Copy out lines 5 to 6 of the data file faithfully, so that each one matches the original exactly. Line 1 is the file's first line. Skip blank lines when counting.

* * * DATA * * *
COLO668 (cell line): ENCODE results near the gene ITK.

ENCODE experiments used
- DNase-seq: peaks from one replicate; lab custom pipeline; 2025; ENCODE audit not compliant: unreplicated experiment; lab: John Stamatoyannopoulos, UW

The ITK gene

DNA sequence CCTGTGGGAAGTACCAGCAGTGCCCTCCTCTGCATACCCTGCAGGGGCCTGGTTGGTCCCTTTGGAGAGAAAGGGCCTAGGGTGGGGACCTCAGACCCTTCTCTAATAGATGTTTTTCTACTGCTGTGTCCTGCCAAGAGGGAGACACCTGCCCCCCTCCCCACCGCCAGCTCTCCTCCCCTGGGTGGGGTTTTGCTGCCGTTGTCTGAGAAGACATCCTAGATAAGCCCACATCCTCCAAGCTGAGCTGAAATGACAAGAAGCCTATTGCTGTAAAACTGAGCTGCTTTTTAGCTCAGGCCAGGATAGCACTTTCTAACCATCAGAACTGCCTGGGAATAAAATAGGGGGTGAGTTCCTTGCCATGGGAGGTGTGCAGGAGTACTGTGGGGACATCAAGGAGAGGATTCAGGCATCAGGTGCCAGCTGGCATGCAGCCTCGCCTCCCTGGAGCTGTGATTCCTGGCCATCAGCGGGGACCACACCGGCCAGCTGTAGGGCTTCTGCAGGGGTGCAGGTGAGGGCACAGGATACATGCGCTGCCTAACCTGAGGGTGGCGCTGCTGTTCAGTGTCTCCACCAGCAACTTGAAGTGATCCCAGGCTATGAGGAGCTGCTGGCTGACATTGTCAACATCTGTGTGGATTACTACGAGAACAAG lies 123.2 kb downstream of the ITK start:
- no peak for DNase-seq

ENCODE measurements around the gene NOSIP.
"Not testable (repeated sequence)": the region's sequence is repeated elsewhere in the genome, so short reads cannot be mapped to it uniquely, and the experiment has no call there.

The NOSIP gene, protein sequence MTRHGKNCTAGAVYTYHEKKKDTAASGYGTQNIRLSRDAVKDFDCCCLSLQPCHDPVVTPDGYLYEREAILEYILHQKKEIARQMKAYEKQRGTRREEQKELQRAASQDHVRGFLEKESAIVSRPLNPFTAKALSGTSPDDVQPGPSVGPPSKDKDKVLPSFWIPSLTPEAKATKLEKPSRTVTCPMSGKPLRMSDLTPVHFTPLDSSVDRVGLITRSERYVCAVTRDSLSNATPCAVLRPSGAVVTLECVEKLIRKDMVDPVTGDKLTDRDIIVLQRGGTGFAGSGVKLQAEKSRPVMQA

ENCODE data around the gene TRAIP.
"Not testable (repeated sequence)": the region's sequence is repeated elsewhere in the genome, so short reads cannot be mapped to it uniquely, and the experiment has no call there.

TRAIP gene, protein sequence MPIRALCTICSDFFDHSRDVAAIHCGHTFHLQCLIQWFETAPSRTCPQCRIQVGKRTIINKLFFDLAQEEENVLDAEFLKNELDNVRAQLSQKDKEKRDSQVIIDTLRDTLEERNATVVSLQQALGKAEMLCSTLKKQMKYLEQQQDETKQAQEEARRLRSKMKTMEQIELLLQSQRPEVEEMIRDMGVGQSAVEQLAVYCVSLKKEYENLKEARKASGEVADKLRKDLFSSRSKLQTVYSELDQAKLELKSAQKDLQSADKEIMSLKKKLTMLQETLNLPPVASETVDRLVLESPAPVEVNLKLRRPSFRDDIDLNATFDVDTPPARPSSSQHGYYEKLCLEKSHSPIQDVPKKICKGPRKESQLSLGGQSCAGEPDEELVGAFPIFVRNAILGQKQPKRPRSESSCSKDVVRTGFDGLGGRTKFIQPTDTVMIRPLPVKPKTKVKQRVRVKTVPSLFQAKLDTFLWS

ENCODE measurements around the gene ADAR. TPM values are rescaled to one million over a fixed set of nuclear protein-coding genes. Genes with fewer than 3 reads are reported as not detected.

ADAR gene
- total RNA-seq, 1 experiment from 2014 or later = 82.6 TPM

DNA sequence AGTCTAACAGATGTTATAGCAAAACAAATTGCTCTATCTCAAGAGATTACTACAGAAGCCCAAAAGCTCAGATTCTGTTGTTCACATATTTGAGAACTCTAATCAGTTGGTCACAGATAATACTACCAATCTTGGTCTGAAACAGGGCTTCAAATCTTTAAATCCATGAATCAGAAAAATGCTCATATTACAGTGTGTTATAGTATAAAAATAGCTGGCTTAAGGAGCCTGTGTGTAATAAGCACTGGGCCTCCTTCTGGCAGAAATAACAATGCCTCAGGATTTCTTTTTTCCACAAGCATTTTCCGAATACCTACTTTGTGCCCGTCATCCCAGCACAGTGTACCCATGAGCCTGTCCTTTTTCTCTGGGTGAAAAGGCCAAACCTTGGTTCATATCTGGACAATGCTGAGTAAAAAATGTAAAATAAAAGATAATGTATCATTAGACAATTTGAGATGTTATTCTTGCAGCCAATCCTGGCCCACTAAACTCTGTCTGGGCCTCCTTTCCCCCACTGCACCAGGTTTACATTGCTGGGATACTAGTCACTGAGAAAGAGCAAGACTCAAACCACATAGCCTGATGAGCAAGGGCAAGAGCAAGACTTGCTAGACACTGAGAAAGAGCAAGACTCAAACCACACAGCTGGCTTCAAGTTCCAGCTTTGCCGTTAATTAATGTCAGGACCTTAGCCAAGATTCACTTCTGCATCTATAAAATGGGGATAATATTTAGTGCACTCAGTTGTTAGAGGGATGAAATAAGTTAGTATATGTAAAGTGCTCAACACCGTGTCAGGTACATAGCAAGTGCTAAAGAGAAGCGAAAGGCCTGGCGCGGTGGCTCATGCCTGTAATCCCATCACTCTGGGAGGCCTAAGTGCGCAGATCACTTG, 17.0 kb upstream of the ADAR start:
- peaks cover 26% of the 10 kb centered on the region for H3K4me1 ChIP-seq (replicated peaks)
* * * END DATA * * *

DNA sequence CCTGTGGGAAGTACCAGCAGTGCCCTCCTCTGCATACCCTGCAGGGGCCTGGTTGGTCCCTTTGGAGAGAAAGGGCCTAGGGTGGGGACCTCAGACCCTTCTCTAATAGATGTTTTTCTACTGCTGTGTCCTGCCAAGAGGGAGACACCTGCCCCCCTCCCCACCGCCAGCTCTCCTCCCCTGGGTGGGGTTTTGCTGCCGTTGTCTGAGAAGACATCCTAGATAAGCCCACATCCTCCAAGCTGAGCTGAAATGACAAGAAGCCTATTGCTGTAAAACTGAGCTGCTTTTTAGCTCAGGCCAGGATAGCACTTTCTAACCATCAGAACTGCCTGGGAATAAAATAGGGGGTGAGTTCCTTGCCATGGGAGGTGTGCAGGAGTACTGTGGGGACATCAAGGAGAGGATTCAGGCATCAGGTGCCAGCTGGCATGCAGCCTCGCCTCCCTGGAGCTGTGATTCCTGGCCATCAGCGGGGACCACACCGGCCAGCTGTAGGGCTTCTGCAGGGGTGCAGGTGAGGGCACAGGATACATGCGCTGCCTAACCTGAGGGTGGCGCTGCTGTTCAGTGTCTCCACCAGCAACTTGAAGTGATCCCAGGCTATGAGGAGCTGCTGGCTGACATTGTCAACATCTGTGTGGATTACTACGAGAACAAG lies 123.2 kb downstream of the ITK start:
- no peak for DNase-seq